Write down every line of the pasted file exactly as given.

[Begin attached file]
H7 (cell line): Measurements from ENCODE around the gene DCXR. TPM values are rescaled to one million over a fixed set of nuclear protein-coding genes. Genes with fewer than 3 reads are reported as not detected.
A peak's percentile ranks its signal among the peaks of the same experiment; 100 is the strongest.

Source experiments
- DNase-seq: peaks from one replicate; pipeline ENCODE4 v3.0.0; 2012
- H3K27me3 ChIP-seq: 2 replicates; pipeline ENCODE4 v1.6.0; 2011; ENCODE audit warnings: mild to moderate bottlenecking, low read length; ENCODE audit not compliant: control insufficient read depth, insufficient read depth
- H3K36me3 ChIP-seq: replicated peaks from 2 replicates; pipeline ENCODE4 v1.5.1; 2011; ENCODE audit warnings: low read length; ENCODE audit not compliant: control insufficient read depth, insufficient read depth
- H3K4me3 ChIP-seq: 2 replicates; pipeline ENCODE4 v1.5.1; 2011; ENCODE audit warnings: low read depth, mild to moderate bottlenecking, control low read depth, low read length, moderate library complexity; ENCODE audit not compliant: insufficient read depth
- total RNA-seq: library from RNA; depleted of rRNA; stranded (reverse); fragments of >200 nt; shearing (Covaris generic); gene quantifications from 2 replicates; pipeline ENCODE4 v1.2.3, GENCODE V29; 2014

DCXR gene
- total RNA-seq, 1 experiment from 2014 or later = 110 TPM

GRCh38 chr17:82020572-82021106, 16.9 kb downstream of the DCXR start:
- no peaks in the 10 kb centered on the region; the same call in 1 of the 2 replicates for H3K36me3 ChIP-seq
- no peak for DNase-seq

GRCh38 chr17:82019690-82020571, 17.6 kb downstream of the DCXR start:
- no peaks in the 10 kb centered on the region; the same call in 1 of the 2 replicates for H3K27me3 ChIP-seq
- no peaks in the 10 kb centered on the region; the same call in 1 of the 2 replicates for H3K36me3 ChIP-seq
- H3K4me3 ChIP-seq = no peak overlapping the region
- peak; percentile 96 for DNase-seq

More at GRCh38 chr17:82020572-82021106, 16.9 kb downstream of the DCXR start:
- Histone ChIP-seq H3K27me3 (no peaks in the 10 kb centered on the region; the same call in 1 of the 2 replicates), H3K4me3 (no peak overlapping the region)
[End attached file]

H7 (cell line): Measurements from ENCODE around the gene DCXR. TPM values are rescaled to one million over a fixed set of nuclear protein-coding genes. Genes with fewer than 3 reads are reported as not detected.
A peak's percentile ranks its signal among the peaks of the same experiment; 100 is the strongest.

Source experiments
- DNase-seq: peaks from one replicate; pipeline ENCODE4 v3.0.0; 2012
- H3K27me3 ChIP-seq: 2 replicates; pipeline ENCODE4 v1.6.0; 2011; ENCODE audit warnings: mild to moderate bottlenecking, low read length; ENCODE audit not compliant: control insufficient read depth, insufficient read depth
- H3K36me3 ChIP-seq: replicated peaks from 2 replicates; pipeline ENCODE4 v1.5.1; 2011; ENCODE audit warnings: low read length; ENCODE audit not compliant: control insufficient read depth, insufficient read depth
- H3K4me3 ChIP-seq: 2 replicates; pipeline ENCODE4 v1.5.1; 2011; ENCODE audit warnings: low read depth, mild to moderate bottlenecking, control low read depth, low read length, moderate library complexity; ENCODE audit not compliant: insufficient read depth
- total RNA-seq: library from RNA; depleted of rRNA; stranded (reverse); fragments of >200 nt; shearing (Covaris generic); gene quantifications from 2 replicates; pipeline ENCODE4 v1.2.3, GENCODE V29; 2014

DCXR gene
- total RNA-seq, 1 experiment from 2014 or later = 110 TPM

GRCh38 chr17:82020572-82021106, 16.9 kb downstream of the DCXR start:
- no peaks in the 10 kb centered on the region; the same call in 1 of the 2 replicates for H3K36me3 ChIP-seq
- no peak for DNase-seq

GRCh38 chr17:82019690-82020571, 17.6 kb downstream of the DCXR start:
- no peaks in the 10 kb centered on the region; the same call in 1 of the 2 replicates for H3K27me3 ChIP-seq
- no peaks in the 10 kb centered on the region; the same call in 1 of the 2 replicates for H3K36me3 ChIP-seq
- H3K4me3 ChIP-seq = no peak overlapping the region
- peak; percentile 96 for DNase-seq

More at GRCh38 chr17:82020572-82021106, 16.9 kb downstream of the DCXR start:
- Histone ChIP-seq H3K27me3 (no peaks in the 10 kb centered on the region; the same call in 1 of the 2 replicates), H3K4me3 (no peak overlapping the region)